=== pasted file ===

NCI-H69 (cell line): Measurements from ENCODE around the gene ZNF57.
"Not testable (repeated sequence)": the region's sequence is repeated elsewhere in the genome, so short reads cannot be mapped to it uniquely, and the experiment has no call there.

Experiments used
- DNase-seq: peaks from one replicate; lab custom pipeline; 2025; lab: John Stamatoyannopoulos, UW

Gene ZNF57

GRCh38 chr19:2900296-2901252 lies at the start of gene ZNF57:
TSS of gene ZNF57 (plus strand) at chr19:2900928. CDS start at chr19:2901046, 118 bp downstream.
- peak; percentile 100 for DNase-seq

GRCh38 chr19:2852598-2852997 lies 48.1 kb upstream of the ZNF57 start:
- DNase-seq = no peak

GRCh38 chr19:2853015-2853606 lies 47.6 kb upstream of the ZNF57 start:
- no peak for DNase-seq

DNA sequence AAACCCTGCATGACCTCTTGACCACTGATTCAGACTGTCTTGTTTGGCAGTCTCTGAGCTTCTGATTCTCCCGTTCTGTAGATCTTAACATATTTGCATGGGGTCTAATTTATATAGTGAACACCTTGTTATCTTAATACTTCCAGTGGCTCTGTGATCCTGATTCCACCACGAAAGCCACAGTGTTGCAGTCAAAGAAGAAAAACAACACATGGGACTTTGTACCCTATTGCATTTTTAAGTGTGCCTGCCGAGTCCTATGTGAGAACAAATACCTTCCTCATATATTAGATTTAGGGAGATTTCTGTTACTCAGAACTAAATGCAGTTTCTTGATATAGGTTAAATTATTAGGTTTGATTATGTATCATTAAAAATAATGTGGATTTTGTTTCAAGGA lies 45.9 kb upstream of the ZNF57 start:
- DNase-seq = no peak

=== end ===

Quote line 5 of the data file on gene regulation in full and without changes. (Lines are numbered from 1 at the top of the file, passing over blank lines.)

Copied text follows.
Gene ZNF57